Hemisection is the process of cutting a tooth with two roots in half, creating a front half and a back half. It often is done by a periodontist, but any experienced dentist, endodontist or oral surgeon can do the procedure. Hemisection literally means “dividing in two.”
Because upper molars have three roots, a hemisection cannot be done on an upper molar. However, your dentist could divide an upper molar into three parts (sometimes referred to as trisection), or could remove one or two roots (root resection).
What It’s Used For
A hemisection is done when decay or bone loss from periodontal disease extends into the area between the two roots, called the bifurcation. The procedure allows your dentist to reach the affected area and provide treatment. Once the roots have been separated, your dentist will evaluate each half of the tooth and its root separately and determine whether they can be restored with crowns. In some situations, this may require crown lengthening of one or both parts of the tooth and roots. Crown lengthening involves the removal of gum tissue, bone or both to exposure more of a tooth’s structure. In other situations, your dentist may decide that the decay or bone loss is too extensive to allow restoration of one of the halves and roots. In this case, the severely affected half will be removed (resected).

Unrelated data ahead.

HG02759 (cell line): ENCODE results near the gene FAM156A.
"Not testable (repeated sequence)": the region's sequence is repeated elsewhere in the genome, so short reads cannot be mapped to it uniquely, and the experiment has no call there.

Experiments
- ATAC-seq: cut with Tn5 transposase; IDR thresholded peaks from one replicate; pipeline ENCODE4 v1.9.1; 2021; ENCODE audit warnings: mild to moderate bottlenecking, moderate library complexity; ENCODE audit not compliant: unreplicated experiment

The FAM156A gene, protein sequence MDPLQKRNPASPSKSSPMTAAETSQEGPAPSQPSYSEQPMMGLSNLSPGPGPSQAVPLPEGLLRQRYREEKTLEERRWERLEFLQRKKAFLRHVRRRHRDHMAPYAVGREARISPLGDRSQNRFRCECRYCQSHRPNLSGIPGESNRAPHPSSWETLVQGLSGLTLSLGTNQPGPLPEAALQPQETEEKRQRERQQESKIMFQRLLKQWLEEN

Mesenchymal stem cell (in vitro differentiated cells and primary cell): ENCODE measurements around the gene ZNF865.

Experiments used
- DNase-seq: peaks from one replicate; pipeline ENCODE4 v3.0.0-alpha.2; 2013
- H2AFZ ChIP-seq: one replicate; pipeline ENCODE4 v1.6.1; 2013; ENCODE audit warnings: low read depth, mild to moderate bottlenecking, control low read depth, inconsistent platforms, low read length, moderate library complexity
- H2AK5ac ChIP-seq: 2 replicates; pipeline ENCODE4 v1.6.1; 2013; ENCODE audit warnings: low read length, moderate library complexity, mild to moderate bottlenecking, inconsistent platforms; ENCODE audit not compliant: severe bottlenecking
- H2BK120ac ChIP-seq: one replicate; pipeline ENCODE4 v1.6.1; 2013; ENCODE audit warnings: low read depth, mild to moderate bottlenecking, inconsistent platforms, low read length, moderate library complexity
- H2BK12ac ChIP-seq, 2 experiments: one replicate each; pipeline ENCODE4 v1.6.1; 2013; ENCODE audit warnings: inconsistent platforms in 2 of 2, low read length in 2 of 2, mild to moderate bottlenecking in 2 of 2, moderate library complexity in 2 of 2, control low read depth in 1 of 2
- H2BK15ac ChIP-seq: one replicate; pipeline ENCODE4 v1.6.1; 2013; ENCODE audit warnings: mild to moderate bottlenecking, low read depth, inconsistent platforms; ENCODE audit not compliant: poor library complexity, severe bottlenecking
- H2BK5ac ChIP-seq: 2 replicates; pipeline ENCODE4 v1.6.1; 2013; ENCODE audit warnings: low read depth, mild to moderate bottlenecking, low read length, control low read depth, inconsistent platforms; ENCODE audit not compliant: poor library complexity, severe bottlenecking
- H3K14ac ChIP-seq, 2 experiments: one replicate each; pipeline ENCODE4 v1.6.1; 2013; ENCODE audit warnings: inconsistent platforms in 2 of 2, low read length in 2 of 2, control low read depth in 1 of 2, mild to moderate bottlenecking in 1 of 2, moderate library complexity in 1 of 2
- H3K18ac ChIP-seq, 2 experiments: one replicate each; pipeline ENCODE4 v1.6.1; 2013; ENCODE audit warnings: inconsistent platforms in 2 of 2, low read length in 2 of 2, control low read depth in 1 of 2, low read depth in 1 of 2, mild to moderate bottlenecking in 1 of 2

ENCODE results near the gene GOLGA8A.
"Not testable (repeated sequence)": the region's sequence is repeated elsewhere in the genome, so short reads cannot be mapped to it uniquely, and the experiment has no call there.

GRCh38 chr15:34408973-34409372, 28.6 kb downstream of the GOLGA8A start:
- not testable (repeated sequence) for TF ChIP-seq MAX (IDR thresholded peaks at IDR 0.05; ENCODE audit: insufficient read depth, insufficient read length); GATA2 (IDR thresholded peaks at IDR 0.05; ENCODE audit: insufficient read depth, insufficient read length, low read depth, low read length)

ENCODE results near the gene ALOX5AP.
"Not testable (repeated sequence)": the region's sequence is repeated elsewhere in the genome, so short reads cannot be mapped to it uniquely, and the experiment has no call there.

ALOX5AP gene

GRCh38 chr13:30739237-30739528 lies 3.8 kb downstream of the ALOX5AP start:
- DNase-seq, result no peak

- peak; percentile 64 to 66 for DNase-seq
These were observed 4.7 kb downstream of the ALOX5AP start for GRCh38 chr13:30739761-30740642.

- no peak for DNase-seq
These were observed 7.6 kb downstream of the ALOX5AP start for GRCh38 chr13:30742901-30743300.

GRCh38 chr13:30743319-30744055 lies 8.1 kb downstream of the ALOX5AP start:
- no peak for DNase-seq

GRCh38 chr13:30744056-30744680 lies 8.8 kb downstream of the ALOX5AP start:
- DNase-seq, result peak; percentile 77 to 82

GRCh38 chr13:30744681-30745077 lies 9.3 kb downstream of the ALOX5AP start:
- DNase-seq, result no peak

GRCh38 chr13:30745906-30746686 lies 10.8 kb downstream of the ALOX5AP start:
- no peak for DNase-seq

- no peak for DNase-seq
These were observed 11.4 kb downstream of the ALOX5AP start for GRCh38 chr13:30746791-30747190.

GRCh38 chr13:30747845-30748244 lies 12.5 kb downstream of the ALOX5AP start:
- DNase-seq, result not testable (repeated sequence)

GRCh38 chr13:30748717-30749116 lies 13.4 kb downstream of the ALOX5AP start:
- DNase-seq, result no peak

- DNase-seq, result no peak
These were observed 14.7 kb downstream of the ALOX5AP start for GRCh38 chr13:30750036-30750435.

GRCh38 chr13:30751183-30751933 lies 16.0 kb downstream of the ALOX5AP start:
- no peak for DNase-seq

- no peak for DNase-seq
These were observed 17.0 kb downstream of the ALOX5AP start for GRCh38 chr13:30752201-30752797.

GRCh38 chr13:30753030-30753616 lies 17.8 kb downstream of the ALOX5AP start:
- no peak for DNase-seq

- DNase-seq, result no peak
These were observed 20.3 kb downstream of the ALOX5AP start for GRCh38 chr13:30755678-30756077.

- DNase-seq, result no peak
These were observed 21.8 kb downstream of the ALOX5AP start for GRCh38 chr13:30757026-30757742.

Hemisection is less common than it used to be. In certain instances, guided tissue regeneration can be used to regrow bone in the bifurcation area. In many cases, people choose to have the tooth removed and replaced with an implant. The best option depends on the amount of decay or bone loss affecting the tooth and the probability that it can be successfully restored. You should talk with your dentist about your options.